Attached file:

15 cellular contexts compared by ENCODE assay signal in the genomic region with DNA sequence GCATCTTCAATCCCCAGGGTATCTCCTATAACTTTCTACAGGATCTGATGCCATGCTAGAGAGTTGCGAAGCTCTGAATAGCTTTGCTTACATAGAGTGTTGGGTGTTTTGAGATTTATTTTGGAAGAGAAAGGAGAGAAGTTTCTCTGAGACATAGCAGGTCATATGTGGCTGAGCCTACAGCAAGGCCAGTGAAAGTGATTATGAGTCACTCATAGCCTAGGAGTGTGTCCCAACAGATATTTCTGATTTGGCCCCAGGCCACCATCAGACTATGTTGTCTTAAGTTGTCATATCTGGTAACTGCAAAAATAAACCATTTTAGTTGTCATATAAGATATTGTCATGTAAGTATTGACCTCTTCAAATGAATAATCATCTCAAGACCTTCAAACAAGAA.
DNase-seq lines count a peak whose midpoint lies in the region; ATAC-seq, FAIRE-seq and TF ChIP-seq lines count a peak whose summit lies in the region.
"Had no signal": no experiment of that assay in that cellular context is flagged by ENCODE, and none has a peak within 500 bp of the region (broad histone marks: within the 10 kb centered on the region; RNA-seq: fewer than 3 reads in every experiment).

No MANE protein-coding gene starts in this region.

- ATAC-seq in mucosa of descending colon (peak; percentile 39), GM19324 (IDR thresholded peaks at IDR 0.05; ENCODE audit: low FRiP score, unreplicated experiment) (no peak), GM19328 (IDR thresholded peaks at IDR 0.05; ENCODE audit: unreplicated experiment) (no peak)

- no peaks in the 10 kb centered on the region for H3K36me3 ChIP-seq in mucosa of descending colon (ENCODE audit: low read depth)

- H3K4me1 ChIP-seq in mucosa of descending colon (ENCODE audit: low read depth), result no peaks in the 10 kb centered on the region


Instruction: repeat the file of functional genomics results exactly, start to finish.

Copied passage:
15 cellular contexts compared by ENCODE assay signal in the genomic region with DNA sequence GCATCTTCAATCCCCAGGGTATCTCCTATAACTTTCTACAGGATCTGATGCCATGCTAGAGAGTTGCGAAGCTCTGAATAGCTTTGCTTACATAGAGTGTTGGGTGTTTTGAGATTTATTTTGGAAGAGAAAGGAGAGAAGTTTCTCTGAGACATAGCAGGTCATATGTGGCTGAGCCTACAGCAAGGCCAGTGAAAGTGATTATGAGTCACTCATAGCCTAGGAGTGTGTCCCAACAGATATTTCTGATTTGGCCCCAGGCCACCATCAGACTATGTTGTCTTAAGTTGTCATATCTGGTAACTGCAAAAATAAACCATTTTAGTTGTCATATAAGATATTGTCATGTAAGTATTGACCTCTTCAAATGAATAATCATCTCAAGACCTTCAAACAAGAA.
DNase-seq lines count a peak whose midpoint lies in the region; ATAC-seq, FAIRE-seq and TF ChIP-seq lines count a peak whose summit lies in the region.
"Had no signal": no experiment of that assay in that cellular context is flagged by ENCODE, and none has a peak within 500 bp of the region (broad histone marks: within the 10 kb centered on the region; RNA-seq: fewer than 3 reads in every experiment).

No MANE protein-coding gene starts in this region.

- ATAC-seq in mucosa of descending colon (peak; percentile 39), GM19324 (IDR thresholded peaks at IDR 0.05; ENCODE audit: low FRiP score, unreplicated experiment) (no peak), GM19328 (IDR thresholded peaks at IDR 0.05; ENCODE audit: unreplicated experiment) (no peak)

- no peaks in the 10 kb centered on the region for H3K36me3 ChIP-seq in mucosa of descending colon (ENCODE audit: low read depth)

- H3K4me1 ChIP-seq in mucosa of descending colon (ENCODE audit: low read depth), result no peaks in the 10 kb centered on the region